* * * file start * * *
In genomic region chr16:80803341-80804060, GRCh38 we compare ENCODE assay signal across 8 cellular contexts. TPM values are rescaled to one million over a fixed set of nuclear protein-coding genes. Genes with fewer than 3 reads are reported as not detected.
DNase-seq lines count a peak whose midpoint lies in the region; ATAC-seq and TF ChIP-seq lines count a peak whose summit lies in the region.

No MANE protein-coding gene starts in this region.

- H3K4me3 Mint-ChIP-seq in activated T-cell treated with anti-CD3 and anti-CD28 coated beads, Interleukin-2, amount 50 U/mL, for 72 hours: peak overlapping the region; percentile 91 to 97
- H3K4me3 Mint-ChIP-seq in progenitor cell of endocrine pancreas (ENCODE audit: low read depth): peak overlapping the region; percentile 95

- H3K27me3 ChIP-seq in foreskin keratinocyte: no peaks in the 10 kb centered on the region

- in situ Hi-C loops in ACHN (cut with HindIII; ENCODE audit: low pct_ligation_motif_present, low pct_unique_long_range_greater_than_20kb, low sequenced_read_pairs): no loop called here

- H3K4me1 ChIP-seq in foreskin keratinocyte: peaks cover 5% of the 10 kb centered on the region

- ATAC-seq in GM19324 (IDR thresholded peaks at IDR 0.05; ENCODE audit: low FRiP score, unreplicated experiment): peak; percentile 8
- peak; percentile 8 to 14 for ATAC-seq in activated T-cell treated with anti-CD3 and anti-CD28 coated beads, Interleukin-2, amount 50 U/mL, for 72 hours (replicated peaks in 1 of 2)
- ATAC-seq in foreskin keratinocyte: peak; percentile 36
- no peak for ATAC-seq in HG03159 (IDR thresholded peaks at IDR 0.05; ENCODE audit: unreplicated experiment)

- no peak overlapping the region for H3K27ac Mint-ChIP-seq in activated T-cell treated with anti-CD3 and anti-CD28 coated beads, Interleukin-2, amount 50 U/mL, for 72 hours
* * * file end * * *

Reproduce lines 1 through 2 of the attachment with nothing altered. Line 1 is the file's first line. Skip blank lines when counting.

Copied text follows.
In genomic region chr16:80803341-80804060, GRCh38 we compare ENCODE assay signal across 8 cellular contexts. TPM values are rescaled to one million over a fixed set of nuclear protein-coding genes. Genes with fewer than 3 reads are reported as not detected.
DNase-seq lines count a peak whose midpoint lies in the region; ATAC-seq and TF ChIP-seq lines count a peak whose summit lies in the region.